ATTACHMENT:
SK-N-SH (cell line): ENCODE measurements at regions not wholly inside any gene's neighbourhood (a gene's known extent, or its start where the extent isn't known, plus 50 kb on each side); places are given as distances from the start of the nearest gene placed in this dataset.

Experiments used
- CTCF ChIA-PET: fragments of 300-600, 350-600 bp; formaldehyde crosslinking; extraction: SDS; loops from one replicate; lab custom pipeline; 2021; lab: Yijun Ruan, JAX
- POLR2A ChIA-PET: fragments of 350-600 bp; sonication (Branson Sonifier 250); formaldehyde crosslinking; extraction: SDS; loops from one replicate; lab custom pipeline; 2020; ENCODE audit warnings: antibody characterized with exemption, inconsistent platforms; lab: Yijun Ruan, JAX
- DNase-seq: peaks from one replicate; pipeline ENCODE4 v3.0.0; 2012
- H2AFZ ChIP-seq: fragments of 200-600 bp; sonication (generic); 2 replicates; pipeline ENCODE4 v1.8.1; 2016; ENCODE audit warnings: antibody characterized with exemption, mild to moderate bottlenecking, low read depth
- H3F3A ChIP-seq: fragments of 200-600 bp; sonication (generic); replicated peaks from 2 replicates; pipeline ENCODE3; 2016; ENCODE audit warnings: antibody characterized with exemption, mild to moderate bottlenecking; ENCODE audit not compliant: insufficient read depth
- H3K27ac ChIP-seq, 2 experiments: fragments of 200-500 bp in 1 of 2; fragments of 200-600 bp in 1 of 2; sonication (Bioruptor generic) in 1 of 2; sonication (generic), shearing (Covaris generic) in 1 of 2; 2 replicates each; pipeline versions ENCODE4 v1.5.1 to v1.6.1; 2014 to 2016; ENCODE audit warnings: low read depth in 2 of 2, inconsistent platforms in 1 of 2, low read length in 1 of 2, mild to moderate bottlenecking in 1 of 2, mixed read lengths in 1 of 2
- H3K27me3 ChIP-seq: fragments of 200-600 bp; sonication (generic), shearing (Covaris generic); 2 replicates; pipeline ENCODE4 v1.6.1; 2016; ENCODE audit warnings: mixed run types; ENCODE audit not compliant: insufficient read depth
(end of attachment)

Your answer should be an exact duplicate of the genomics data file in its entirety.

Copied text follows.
SK-N-SH (cell line): ENCODE measurements at regions not wholly inside any gene's neighbourhood (a gene's known extent, or its start where the extent isn't known, plus 50 kb on each side); places are given as distances from the start of the nearest gene placed in this dataset.

Experiments used
- CTCF ChIA-PET: fragments of 300-600, 350-600 bp; formaldehyde crosslinking; extraction: SDS; loops from one replicate; lab custom pipeline; 2021; lab: Yijun Ruan, JAX
- POLR2A ChIA-PET: fragments of 350-600 bp; sonication (Branson Sonifier 250); formaldehyde crosslinking; extraction: SDS; loops from one replicate; lab custom pipeline; 2020; ENCODE audit warnings: antibody characterized with exemption, inconsistent platforms; lab: Yijun Ruan, JAX
- DNase-seq: peaks from one replicate; pipeline ENCODE4 v3.0.0; 2012
- H2AFZ ChIP-seq: fragments of 200-600 bp; sonication (generic); 2 replicates; pipeline ENCODE4 v1.8.1; 2016; ENCODE audit warnings: antibody characterized with exemption, mild to moderate bottlenecking, low read depth
- H3F3A ChIP-seq: fragments of 200-600 bp; sonication (generic); replicated peaks from 2 replicates; pipeline ENCODE3; 2016; ENCODE audit warnings: antibody characterized with exemption, mild to moderate bottlenecking; ENCODE audit not compliant: insufficient read depth
- H3K27ac ChIP-seq, 2 experiments: fragments of 200-500 bp in 1 of 2; fragments of 200-600 bp in 1 of 2; sonication (Bioruptor generic) in 1 of 2; sonication (generic), shearing (Covaris generic) in 1 of 2; 2 replicates each; pipeline versions ENCODE4 v1.5.1 to v1.6.1; 2014 to 2016; ENCODE audit warnings: low read depth in 2 of 2, inconsistent platforms in 1 of 2, low read length in 1 of 2, mild to moderate bottlenecking in 1 of 2, mixed read lengths in 1 of 2
- H3K27me3 ChIP-seq: fragments of 200-600 bp; sonication (generic), shearing (Covaris generic); 2 replicates; pipeline ENCODE4 v1.6.1; 2016; ENCODE audit warnings: mixed run types; ENCODE audit not compliant: insufficient read depth